The future evolution of international payments and capital flows will also influence considerations surrounding a potential U.S. CBDC. The dollar is the most widely used currency in international payments and investments, which benefits the United States by reducing transaction and borrowing costs for U.S. households, businesses, and government. In future states where other major foreign currencies are issued in CBDC form, it is prudent to consider how the potential absence or presence of a U.S. central bank digital dollar could affect the use of the dollar in global payments. For example, the People’s Bank of China has been piloting the digital yuan, and several other foreign central banks are issuing or considering issuing their own digital currencies. A U.S. CBDC may be one potential way to ensure that people around the world who use the dollar can continue to rely on the strength and safety of the U.S. currency to transact and conduct business in the digital financial system. More broadly, it is important for the United States to play a lead role in the development of standards governing international digital finance transactions involving CBDCs consistent with the norms of privacy, accessibility, interoperability, and security.
The credit unions and banking groups’ joint letter addressed that issue as follows:
…a CBDC does not appear to be necessary to support the role of the U.S. dollar internationally. While many countries have experimented with a CBDC, many have focused on a wholesale model, something not contemplated by the Federal Reserve’s discussion paper. In addition, many have pulled these experiments back as the costs of implementation have become apparent. The Federal Reserve notes that the dollar’s status as the global reserve currency is driven by 1) the strength and openness of our economy, 2) the depth of our financial markets, and 3) the trust in our institutions and rule of law.
Wall Street On Parade has been skeptical of the invisible hand(s) behind this push for a Central Bank Digital Currency at the Fed – (the Fed being the perpetual provider of bailouts to Wall Street’s casino banks) – ever since a similar invisible hand pushed Saule Omarova forward as President Biden’s nominee to head the Office of the Comptroller of the Currency, the regulator of national banks (those that operate across state lines).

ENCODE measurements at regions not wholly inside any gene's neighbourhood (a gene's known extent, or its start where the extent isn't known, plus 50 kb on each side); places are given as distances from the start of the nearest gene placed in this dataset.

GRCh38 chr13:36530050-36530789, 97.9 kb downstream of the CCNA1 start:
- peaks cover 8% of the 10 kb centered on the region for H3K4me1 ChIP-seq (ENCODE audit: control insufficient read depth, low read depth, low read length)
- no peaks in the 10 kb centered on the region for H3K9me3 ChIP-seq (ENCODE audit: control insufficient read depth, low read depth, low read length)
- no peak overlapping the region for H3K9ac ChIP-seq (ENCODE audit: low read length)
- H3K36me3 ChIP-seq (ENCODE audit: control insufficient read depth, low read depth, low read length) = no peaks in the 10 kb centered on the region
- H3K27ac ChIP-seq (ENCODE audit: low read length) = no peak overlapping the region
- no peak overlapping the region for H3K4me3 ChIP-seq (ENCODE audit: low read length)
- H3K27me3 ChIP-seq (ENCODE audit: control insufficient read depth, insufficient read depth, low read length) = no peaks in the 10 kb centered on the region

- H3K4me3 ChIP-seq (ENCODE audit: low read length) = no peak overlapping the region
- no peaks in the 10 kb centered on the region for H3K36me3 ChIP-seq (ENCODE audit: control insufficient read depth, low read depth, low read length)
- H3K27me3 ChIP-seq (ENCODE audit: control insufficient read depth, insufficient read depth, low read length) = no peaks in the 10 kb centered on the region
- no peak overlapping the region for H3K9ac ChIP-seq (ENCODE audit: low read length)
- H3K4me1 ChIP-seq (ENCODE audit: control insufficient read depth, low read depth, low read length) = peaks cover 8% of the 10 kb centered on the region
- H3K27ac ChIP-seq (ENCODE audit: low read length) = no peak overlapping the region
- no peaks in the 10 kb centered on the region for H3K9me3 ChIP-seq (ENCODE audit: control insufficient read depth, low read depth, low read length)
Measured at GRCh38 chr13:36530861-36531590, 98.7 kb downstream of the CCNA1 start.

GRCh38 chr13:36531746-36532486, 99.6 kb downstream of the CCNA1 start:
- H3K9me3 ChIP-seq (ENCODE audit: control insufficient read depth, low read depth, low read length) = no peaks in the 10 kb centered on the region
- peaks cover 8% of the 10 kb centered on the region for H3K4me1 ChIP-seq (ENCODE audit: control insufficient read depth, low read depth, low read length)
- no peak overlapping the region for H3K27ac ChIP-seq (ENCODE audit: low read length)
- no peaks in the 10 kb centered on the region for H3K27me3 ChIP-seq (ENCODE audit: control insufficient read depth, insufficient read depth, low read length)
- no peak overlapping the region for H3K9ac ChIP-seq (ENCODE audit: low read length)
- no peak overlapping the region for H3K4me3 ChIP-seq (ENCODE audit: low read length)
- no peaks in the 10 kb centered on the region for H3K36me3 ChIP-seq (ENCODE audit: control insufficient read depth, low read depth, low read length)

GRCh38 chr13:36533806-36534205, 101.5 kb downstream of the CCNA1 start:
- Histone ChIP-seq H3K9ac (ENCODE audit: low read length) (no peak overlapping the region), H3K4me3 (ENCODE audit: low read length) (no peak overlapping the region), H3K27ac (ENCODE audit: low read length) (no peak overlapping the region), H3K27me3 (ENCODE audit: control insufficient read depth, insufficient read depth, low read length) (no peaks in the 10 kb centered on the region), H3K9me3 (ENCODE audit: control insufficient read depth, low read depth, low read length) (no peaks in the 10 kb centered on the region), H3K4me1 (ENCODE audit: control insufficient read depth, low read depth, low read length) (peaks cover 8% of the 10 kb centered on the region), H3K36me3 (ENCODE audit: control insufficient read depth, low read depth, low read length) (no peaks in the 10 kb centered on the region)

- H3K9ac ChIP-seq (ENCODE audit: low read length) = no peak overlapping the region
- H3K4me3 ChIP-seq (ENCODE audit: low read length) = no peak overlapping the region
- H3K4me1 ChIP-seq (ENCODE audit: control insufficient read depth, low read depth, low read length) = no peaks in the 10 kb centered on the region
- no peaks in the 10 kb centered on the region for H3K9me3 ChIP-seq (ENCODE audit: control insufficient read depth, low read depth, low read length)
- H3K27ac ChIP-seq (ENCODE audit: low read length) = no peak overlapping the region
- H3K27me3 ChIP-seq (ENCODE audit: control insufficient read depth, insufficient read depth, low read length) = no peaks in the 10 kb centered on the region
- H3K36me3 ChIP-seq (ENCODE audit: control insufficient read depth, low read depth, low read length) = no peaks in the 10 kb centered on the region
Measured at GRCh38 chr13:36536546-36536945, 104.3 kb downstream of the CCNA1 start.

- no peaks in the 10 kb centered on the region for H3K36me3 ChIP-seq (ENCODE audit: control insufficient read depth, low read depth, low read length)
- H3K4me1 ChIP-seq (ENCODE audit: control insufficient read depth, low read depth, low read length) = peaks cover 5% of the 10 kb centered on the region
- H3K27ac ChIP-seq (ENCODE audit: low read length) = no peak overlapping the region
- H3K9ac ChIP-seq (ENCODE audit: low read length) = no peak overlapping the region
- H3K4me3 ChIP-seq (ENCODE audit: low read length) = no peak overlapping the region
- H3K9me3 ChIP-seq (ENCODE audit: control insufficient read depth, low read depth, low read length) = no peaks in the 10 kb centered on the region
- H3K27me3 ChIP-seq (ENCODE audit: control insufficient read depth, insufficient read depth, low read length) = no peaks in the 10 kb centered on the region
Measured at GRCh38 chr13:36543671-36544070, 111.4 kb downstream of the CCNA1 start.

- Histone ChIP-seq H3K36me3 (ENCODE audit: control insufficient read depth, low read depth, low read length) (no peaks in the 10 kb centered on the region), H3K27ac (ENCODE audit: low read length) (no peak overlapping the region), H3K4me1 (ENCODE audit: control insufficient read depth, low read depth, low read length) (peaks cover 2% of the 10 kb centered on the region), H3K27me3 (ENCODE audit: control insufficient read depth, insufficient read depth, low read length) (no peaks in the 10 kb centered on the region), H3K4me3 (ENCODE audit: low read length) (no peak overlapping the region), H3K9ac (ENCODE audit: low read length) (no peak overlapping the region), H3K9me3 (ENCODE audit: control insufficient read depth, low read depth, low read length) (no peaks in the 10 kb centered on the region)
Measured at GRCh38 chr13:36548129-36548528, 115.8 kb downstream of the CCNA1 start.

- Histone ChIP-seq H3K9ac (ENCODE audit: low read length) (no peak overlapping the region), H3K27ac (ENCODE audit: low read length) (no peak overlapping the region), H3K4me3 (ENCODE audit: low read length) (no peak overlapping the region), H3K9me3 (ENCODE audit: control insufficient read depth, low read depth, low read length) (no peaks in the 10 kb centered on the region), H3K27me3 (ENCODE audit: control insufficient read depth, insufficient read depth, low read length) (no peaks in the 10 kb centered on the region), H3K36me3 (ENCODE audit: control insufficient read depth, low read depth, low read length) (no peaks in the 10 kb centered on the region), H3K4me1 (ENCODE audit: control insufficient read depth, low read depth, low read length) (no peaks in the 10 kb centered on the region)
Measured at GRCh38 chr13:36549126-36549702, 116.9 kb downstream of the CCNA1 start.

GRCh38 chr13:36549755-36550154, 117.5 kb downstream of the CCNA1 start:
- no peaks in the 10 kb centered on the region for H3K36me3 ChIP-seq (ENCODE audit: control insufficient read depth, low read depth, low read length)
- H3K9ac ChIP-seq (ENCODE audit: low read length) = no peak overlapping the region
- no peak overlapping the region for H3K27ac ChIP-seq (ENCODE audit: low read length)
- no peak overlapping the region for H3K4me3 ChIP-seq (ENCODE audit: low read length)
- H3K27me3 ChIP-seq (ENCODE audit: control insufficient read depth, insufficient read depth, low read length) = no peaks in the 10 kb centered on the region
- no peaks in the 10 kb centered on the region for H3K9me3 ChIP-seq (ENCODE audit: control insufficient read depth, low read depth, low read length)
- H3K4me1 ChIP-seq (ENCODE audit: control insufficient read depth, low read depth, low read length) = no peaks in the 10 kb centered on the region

In October of last year, the Vanderbilt Law Review published a 69-page paper by Omarova in which she proposed not just a Central Bank Digital Currency but a hair-raising, radical restructuring of the Fed that would include the following:
(1) Move all commercial bank deposits from commercial banks to so-called FedAccounts at the Federal Reserve;
(2) Allow the Fed, in “extreme and rare circumstances, when the Fed is unable to control inflation by raising interest rates,” to confiscate deposits from these FedAccounts in order to tighten monetary policy;
(3) Allow the most Wall Street-conflicted regional Fed bank in the country, the New York Fed, when there are “rises in market value at rates suggestive of a bubble trend,” such as with technology stocks today, to “short these securities, thereby putting downward pressure on their prices”;
(4) Eliminate the Federal Deposit Insurance Corporation (FDIC) that insures bank deposits in the U.S. and that prevents panic runs on banks;
(5) Consolidate all bank regulatory functions at the OCC – which Omarova was nominated to head.
By early November, Omarova was facing even more controversy when it was revealed that she had called the very industry that she had been nominated to supervise the “quintessential a**hole industry” in a 2019 Canadian feature documentary. Omarova eventually withdrew her nomination after it became clear she did not have the votes to be confirmed.
**By Pam Martens